Marianne's Meanderings: School facility referendum unifies concerns over education funding

Marianne Gillespie

As you are reading this, you most likely have heard the outcome of the Peoria County school facility sales tax referendum. At the time of writing this, I can only make an educated guess.

My guess is that voters in school districts outside Peoria District 150 will approve the measure, but Peorians will vote it down. Not only is there a lot of unrest in the Peoria school system, but those living in Peoria would end up with a high sales tax: 9.25 percent on many items, and coupled with the city’s entertainment tax and downtown hospitality zone, the result would be up to 12.25 percent on certain items. In comparison, the city of Chillicothe’s sales tax would be 8.25 percent.

This referendum has stirred some things I have been surprised to hear: people that I thought would say “no” to any kind of additional tax, have said they are going to vote for the measure. The reason, as they have said it, is that they do not want to pay any more in property taxes. So, as they see it, either way they will be paying something, and they like the idea of others, even visitors to the county, paying the estimated $1.4 million District 321 would receive out of the $18 million.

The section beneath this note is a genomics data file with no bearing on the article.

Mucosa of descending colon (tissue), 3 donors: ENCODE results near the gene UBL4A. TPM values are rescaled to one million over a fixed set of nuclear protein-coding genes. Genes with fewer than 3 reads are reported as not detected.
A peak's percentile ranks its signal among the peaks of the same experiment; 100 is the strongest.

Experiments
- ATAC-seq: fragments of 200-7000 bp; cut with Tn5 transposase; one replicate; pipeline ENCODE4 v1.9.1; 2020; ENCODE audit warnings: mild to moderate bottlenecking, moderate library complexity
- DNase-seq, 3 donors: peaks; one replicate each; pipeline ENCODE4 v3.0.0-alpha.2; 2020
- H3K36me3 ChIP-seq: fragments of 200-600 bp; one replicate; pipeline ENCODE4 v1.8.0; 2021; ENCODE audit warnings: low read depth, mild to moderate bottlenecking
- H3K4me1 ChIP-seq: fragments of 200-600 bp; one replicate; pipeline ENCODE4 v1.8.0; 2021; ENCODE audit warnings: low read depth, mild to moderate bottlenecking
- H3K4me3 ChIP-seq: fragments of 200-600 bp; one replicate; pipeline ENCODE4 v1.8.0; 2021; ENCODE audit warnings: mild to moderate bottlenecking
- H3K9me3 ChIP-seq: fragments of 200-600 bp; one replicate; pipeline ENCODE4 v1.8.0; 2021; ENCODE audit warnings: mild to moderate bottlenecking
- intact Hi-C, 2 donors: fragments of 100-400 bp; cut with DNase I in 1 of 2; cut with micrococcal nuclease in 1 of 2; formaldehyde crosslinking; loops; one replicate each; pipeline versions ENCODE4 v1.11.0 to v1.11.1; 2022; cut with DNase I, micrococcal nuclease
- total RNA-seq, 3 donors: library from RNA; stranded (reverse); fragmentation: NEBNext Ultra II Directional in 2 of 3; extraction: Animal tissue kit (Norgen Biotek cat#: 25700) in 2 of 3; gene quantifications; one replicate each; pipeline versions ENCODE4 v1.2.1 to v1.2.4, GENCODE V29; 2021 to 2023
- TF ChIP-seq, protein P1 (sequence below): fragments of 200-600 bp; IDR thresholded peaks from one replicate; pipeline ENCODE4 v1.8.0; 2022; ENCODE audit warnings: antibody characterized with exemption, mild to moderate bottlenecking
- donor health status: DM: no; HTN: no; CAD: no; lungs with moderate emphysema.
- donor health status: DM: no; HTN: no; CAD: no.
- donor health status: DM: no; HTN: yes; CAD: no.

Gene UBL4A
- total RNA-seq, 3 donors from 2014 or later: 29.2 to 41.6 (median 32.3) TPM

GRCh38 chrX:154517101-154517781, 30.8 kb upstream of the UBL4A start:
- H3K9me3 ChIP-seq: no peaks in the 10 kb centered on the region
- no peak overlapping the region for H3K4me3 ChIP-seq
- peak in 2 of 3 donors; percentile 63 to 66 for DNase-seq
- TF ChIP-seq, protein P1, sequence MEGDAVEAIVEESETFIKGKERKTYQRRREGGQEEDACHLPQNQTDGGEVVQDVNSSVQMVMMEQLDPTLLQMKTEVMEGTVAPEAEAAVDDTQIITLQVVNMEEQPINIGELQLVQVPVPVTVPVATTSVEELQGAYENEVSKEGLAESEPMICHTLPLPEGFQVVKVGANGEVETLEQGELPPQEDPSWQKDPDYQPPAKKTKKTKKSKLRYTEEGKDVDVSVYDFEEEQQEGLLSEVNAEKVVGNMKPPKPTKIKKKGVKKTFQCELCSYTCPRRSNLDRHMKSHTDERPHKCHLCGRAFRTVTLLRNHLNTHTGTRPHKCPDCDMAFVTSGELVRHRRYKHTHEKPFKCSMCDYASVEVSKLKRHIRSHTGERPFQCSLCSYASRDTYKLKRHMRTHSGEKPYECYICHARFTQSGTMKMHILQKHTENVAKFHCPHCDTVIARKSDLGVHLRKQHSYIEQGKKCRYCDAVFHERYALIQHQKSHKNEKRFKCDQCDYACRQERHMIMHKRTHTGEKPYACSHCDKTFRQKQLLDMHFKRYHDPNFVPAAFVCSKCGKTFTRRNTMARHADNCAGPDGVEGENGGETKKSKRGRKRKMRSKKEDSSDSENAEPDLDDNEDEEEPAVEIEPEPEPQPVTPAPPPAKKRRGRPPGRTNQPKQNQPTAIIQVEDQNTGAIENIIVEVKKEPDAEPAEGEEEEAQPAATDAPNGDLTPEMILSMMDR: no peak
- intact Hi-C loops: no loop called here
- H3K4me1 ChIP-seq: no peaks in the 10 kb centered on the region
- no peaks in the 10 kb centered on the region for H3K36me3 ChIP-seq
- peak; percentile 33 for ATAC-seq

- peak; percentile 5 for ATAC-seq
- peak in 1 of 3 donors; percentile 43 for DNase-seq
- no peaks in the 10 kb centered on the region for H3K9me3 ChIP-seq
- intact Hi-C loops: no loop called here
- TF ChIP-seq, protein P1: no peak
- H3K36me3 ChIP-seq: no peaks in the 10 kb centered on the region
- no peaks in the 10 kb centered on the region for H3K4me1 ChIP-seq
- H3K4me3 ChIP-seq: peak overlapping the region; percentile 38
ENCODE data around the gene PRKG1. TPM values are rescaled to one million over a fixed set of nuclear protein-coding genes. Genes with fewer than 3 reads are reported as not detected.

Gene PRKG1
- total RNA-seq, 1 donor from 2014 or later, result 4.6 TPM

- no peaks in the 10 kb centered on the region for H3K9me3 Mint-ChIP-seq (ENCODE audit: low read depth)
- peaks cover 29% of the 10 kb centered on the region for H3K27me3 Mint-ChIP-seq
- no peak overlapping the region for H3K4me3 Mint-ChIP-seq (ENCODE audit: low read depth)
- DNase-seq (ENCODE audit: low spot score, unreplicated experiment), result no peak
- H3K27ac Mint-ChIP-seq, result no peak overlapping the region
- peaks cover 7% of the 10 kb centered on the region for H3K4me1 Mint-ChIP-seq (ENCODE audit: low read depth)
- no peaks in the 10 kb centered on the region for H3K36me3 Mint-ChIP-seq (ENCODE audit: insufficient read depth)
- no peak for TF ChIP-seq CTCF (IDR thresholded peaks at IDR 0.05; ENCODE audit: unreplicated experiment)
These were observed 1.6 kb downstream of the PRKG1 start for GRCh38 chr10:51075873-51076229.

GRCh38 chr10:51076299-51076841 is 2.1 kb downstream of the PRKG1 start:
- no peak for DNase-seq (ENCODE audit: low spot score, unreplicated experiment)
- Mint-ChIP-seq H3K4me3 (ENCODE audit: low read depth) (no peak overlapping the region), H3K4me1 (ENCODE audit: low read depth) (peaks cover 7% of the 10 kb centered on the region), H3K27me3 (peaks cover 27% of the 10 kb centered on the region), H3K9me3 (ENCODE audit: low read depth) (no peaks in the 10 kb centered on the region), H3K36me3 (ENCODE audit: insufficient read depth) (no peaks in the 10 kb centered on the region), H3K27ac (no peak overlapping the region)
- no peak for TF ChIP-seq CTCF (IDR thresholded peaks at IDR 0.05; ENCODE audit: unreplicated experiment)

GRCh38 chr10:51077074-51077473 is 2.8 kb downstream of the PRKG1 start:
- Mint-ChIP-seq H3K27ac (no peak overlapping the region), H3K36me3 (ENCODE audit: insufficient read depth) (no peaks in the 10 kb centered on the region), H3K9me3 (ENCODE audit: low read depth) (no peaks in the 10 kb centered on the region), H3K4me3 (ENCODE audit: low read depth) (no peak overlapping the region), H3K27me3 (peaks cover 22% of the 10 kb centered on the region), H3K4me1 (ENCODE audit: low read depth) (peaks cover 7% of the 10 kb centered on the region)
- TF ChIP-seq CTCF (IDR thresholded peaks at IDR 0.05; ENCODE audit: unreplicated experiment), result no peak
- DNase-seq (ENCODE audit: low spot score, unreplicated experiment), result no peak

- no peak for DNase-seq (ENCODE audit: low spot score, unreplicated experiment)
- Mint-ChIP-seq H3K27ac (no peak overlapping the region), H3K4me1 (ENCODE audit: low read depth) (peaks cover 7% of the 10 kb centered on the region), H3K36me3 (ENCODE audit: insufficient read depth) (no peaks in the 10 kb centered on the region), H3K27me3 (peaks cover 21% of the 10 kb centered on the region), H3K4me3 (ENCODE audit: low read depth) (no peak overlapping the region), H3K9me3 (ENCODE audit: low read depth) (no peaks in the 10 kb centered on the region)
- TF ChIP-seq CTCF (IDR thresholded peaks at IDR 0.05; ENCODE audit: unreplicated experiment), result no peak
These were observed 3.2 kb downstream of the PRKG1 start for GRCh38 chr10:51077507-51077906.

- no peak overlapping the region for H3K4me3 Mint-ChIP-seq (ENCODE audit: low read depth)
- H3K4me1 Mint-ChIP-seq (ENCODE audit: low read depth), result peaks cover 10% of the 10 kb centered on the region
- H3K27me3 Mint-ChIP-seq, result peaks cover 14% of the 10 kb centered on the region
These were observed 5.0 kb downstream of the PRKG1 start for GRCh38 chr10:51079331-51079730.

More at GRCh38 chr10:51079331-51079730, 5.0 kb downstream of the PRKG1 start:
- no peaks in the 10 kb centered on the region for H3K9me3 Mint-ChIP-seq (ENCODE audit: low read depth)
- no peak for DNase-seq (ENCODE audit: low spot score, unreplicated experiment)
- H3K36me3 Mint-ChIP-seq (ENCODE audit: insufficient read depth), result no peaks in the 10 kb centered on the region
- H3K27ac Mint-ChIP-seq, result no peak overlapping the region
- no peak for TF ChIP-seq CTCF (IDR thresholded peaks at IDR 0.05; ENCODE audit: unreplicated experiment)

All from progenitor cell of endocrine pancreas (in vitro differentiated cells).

I also have seen discussion on Facebook and in person about the proposal, which has a couple other takeaways.

For starters, some residents had a lot of questions, both about the basics and the nitty gritty of the referendum. Some of their questions would have been answered if they had read stories in this paper. Others probably would have required a conversation with a school board member or member of the administration.

Some wanted to know specifically what IVC would do with the funding, if it passed. Some did not want the school district to pay off its bonds on previous projects and instead fund some of the current needs. Some didn’t care either way as long as their property taxes went down.

Some stated specific projects weren’t really that important as opposed to others, and that they wouldn’t have any control over what projects would be completed.

That isn’t entirely true. Residents always can use their voices to ask questions and make their opinions known to administration, school board members individually or the entire board. If you don’t like their decisions, wait until the next election and either run for office yourself or vote them out of office.